How Early Can Menopause Start?

Alex Fulton

Written by Alex Fulton

When a woman in her late 40s or early 50s starts having symptoms such as hot flashes and night sweats, the possibility that she’s approaching menopause will probably cross her mind. But what if a woman in her early to mid-40s has these same symptoms? Is it possible that it’s actually menopause? And how early can menopause start?

Perimenopause vs. Menopause: What’s the Difference?

Contrary to popular belief, menopause only lasts a single day — the one that marks an entire year without a period. The time leading up to menopause, when a woman has symptoms related to changing hormone levels, is called perimenopause.

“It's important to recognize that the definition of menopause is 12 consecutive months without menstruation, but that’s one day in time if you look back on your calendar,” says Dr. Alyssa Dweck, Chief Medical Officer at Bonafide. She adds that because menopause technically spans just one day, some women refer to every day after menopause as postmenopause. “Much of this is semantics, but important distinctions, nonetheless,” Dr. Dweck says.

While menopause is technically just a one-day moment in time, perimenopause lasts much longer. The average length of perimenopause is four years, although it varies widely from person to person.1 “It could be four years, it could be 10 years,” Dr. Dweck explained. “It’s really different for each individual.”

What is Considered Early Menopause?

The average age that a woman reaches menopause — that is, she goes 12 consecutive months without a period — is approximately 51, according to Dr. Dweck.2 “There is a broad range of age of onset,” she adds.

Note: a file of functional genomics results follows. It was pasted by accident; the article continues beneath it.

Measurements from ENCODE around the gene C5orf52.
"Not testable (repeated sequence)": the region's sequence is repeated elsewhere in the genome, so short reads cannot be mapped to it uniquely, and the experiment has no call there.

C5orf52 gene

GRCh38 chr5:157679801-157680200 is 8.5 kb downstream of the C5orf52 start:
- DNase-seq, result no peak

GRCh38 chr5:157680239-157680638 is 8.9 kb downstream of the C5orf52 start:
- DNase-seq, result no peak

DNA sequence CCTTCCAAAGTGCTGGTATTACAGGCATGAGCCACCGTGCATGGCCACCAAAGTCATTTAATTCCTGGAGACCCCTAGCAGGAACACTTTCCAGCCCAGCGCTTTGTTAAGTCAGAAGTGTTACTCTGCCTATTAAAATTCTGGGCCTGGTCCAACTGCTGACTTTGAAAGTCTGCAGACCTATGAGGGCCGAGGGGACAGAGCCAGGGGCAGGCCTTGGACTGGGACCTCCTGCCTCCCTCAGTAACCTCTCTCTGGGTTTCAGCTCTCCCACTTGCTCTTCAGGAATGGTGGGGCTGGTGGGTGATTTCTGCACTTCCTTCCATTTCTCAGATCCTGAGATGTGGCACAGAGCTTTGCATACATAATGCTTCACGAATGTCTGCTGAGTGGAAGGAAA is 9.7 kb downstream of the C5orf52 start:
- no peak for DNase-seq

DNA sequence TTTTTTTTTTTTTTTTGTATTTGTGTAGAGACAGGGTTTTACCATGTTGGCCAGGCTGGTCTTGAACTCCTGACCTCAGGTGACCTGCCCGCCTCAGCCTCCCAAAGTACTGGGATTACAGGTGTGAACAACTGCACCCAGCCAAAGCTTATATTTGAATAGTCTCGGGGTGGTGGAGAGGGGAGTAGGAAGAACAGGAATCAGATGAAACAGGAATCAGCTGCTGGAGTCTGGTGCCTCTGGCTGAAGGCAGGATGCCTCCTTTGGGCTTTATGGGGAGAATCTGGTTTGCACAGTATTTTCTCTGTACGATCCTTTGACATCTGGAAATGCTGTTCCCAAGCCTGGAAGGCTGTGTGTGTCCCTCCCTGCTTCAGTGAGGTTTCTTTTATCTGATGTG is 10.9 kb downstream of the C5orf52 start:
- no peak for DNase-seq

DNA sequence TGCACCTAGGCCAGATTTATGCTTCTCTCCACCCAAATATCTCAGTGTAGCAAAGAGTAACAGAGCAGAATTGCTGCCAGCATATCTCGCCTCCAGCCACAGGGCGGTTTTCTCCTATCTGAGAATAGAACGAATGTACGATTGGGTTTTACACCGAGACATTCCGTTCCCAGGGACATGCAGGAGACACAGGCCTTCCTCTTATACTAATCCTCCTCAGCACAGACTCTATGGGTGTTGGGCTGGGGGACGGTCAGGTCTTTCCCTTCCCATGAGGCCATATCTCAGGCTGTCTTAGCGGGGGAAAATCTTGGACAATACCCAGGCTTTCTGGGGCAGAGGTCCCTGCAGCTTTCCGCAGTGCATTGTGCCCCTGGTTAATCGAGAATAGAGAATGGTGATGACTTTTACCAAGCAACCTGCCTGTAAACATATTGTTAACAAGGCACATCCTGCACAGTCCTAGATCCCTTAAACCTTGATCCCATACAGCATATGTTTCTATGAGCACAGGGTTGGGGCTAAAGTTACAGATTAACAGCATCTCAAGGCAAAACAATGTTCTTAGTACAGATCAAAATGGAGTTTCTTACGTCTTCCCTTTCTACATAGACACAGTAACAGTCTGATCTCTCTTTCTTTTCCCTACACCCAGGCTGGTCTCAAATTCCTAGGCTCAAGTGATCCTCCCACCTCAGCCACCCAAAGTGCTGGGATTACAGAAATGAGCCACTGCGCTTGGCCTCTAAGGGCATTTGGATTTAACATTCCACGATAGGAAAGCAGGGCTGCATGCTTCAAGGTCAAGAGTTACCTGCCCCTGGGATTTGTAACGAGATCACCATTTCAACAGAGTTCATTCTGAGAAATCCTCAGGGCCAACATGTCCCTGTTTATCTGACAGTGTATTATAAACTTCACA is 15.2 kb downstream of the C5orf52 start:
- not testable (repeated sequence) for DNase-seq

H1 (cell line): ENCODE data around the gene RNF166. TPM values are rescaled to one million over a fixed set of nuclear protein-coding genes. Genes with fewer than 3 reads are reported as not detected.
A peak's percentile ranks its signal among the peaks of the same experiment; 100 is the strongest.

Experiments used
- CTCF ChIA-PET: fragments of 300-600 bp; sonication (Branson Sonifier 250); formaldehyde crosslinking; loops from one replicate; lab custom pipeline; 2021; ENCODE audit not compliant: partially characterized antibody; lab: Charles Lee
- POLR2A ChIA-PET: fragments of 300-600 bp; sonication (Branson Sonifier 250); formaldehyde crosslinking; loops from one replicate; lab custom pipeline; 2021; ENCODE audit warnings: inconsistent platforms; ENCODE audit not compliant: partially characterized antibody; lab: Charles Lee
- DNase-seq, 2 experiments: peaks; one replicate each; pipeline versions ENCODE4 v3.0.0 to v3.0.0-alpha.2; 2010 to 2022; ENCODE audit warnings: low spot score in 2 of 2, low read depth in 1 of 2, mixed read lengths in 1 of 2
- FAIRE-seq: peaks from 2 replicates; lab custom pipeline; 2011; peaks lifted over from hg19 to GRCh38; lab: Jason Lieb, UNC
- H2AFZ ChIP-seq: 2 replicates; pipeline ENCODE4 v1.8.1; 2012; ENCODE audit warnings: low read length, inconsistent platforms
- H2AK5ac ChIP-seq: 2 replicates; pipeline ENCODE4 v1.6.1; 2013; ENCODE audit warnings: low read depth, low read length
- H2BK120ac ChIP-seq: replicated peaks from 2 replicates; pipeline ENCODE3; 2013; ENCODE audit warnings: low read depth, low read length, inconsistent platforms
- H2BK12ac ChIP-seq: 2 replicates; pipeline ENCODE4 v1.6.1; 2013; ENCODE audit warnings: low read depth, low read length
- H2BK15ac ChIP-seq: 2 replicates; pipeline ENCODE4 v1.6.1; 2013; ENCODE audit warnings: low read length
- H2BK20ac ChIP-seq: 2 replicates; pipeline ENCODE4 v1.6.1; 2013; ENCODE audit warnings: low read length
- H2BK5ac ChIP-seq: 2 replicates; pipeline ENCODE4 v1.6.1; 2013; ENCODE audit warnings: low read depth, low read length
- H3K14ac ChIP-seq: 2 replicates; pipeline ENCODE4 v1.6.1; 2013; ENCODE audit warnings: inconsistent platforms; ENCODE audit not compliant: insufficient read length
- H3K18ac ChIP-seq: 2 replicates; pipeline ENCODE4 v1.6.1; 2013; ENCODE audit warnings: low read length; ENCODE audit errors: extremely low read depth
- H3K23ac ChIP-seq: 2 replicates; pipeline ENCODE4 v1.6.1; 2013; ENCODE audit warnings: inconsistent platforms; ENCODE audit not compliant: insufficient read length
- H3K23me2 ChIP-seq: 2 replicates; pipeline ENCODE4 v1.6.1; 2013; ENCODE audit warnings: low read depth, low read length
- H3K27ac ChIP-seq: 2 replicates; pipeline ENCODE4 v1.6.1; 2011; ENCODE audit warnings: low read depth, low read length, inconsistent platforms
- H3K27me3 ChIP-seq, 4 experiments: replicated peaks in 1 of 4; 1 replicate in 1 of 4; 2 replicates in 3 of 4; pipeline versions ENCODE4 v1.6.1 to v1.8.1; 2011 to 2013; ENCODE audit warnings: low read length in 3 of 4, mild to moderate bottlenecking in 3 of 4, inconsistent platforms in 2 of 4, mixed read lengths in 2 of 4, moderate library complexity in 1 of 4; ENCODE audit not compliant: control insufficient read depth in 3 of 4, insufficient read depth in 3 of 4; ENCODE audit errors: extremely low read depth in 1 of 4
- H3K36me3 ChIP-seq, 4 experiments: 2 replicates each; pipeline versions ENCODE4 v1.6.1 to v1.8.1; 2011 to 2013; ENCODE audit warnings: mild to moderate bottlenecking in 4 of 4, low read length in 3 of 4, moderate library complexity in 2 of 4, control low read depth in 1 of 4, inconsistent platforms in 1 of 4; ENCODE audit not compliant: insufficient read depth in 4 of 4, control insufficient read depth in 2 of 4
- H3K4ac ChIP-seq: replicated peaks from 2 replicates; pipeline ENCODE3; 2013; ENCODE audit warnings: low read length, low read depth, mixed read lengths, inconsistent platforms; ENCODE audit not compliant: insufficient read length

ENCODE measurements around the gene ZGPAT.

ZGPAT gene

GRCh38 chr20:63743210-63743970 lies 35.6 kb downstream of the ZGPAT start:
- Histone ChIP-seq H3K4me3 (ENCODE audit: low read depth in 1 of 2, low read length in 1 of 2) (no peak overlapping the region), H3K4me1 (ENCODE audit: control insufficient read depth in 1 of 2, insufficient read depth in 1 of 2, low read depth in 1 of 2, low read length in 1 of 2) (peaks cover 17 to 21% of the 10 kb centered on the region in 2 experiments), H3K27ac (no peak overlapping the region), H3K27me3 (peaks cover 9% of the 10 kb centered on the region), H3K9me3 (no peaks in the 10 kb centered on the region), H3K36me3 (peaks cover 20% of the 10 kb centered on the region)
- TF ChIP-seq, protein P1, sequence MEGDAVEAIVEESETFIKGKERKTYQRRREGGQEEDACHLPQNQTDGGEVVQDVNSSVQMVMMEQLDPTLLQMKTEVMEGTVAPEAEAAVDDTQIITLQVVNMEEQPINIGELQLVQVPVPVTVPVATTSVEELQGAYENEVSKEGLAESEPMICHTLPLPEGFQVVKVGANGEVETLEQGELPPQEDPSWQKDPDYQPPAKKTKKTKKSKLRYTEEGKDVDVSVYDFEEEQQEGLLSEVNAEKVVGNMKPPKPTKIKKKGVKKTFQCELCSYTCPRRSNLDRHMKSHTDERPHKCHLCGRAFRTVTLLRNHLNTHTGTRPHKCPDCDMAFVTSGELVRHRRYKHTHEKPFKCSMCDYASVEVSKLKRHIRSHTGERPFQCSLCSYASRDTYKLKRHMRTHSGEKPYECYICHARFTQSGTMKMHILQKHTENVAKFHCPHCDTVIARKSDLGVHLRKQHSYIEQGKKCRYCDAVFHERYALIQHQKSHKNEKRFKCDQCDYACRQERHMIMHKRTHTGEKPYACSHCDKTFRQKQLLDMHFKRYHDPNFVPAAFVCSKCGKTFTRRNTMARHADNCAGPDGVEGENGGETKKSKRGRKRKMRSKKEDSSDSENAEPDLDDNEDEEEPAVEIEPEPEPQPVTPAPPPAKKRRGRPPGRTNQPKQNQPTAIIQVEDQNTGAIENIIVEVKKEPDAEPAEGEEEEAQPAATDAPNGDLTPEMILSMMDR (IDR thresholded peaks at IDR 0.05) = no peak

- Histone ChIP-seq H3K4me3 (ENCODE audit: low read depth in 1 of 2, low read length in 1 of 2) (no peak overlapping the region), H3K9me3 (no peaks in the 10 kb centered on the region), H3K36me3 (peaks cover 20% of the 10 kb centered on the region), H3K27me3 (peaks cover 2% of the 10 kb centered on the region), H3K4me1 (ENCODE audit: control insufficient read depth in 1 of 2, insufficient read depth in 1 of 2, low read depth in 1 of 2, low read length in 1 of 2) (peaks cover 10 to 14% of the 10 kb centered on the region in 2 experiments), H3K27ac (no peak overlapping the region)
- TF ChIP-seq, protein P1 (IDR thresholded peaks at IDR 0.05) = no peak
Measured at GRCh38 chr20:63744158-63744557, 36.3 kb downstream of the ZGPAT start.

When a woman reaches menopause between the ages of 40 and 45, this is considered to be early menopause, while menopause before age 40 is known as premature menopause.3

What Causes Early Menopause?

Early menopause can happen on its own, without any clear cause; about 5% of women, or one in 20, go through early menopause naturally.4 Other potential reasons a woman may experience early menopause include:

Family History

Genetic factors strongly influence the age of menopause,” Dr. Dweck explains. She adds that if your mom experienced early menopause, there’s a good chance you will, too.

Chemotherapy or Pelvic Radiation

Both chemotherapy and pelvic radiation treatments for cancer can damage the ovaries, causing some women to go into menopause.5 And while chemo-induced menopause can be permanent, in some cases, it can be temporary, particularly for many younger women who have been treated for breast cancer.6

“During a first or second chemo cycle, some women lose their periods for more than a year’s time, which is diagnostic of menopause” Dr. Dweck explains.  But as the time passes and treatment ceases, it is possible to see the unexpected return of menses.

Surgical Removal of the Ovaries

A woman who undergoes a bilateral oophorectomy, for any reason (the surgical removal of both of the ovaries), may start to experience menopause symptoms right away since periods will immediately stop, and hormone levels will quickly drop, significantly. This is known as surgical menopause.7

Smoking

Women who smoke cigarettes may reach menopause up to two years earlier — and experience more severe symptoms — as compared to nonsmokers.8 “Those who smoke tend to have an earlier menopause with perhaps more intensive vasomotor symptoms (hot flashes and night sweats),” Dr. Dweck cautions.

Certain Health Conditions

Some health conditions, including autoimmune disorders, such as thyroid disease and rheumatoid arthritis as well as chronic fatigue syndrome and HIV/AIDS, can make it more likely for a woman to experience early menopause.9

What Are the Symptoms of Early Menopause?